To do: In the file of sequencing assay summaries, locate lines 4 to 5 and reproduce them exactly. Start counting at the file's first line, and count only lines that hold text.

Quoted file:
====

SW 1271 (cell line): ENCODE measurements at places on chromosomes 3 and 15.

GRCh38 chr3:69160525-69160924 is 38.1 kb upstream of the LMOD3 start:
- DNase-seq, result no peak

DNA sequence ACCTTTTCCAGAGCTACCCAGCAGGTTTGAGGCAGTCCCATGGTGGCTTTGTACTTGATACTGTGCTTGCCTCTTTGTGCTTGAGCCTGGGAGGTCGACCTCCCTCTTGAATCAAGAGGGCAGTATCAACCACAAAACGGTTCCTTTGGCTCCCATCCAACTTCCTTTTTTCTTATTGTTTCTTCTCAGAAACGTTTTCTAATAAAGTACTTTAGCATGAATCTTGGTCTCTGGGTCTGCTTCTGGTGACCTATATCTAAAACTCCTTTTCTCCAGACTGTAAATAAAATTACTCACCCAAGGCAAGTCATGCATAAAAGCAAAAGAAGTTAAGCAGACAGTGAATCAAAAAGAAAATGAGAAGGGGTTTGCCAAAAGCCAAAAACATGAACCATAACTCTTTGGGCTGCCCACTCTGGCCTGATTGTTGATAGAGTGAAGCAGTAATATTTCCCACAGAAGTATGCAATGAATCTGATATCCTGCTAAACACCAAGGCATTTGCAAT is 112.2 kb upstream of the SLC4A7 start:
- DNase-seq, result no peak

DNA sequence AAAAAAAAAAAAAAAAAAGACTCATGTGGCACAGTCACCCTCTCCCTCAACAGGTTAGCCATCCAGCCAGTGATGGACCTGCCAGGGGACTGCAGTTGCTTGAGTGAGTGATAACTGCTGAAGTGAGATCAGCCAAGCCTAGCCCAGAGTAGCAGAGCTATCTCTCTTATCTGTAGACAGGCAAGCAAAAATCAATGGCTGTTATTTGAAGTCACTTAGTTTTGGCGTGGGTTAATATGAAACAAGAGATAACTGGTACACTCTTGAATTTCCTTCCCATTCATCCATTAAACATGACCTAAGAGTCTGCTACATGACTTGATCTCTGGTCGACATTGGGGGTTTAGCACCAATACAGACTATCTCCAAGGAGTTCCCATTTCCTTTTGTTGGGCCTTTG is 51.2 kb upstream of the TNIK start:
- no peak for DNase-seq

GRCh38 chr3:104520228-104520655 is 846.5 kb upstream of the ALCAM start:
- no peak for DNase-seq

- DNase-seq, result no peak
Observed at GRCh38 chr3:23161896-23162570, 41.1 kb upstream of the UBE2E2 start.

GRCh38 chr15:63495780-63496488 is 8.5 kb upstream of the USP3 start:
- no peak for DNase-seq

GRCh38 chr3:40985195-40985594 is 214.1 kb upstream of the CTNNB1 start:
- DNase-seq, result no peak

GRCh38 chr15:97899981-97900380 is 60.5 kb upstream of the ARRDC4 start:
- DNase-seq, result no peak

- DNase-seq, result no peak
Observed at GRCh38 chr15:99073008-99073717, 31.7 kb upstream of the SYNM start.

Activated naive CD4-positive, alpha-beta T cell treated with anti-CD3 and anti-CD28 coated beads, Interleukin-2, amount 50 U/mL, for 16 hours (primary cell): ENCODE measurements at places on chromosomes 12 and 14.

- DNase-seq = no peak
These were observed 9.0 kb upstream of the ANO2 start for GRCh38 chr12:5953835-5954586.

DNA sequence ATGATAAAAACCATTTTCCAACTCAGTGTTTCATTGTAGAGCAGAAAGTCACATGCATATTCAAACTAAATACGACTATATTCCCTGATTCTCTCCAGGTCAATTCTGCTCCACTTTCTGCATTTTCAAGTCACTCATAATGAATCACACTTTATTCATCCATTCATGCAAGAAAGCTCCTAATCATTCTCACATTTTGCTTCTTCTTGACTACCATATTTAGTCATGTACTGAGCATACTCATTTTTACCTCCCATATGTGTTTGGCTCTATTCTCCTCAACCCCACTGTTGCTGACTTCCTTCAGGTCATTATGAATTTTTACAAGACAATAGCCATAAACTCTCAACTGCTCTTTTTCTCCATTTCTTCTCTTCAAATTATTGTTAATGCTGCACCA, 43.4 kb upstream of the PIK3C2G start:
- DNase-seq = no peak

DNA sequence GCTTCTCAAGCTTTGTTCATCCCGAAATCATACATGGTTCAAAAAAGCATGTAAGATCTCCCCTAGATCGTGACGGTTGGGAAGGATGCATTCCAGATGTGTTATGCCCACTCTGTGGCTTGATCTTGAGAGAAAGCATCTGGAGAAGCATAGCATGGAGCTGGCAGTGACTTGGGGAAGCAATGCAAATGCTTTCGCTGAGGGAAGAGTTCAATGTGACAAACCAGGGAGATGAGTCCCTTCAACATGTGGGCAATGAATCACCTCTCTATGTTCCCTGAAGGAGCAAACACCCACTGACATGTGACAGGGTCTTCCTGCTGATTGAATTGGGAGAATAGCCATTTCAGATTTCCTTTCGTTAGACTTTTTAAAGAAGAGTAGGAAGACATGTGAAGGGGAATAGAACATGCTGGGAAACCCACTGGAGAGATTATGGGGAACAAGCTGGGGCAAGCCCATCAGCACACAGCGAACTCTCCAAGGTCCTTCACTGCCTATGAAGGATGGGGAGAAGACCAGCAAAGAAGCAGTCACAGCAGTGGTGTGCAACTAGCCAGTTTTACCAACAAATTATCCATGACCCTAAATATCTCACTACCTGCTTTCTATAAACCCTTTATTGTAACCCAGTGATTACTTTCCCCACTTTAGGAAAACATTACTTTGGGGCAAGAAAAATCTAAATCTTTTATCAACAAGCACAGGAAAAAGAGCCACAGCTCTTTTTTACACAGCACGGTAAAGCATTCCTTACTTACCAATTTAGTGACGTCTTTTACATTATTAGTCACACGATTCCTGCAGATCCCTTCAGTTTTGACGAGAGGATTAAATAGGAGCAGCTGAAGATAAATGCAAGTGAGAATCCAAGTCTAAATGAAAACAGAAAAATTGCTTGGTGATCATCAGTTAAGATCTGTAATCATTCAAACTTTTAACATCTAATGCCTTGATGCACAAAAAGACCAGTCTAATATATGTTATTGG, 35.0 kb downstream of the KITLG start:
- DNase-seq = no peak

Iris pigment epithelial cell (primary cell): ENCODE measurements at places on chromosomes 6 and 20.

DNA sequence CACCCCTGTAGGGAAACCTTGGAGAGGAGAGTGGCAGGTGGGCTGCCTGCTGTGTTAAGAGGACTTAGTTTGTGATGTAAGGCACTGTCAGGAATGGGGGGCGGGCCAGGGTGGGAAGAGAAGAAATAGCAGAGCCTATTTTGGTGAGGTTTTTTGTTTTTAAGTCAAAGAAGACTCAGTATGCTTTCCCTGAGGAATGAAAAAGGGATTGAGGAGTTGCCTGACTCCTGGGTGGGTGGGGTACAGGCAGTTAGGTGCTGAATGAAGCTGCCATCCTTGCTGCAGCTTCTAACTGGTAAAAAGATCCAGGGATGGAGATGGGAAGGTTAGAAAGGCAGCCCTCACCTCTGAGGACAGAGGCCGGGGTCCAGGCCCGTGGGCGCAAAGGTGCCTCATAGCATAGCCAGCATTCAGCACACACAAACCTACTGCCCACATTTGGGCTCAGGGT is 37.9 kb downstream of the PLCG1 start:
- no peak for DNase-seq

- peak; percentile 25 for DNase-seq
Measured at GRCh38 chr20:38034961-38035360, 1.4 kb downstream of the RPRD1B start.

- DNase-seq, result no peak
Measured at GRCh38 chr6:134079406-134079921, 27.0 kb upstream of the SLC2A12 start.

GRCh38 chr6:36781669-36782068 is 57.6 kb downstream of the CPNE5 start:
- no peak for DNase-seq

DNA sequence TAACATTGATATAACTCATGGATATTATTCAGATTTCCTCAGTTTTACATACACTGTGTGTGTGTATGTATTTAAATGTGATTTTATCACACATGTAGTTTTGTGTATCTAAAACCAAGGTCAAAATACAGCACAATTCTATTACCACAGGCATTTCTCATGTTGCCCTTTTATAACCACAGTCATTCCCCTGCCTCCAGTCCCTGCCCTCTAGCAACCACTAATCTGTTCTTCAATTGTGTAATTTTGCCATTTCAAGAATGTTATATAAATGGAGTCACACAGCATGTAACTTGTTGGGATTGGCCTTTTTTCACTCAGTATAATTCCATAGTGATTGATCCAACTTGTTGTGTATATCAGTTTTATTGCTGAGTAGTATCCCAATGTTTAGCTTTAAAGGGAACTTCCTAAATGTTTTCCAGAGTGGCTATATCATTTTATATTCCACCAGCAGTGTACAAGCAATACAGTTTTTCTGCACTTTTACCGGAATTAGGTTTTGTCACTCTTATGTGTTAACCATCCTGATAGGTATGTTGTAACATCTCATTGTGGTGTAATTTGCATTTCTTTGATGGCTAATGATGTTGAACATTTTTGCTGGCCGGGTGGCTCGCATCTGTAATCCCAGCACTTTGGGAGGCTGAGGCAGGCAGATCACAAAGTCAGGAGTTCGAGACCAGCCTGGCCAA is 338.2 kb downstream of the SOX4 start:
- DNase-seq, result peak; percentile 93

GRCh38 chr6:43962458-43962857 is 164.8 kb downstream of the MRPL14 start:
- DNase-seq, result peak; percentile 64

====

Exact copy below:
DNA sequence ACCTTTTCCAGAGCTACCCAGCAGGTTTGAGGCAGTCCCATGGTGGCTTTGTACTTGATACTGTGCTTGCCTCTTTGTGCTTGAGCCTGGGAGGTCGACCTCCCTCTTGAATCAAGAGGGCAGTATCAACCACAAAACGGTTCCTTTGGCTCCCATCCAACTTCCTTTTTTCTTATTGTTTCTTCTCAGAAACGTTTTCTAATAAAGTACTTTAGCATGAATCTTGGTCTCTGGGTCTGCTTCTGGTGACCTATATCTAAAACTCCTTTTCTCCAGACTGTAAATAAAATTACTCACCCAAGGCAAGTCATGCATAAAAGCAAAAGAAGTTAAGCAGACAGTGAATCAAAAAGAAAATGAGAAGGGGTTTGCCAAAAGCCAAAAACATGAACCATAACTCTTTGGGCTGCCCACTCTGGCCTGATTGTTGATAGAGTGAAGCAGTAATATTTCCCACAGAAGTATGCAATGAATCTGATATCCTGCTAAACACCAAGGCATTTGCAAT is 112.2 kb upstream of the SLC4A7 start:
- DNase-seq, result no peak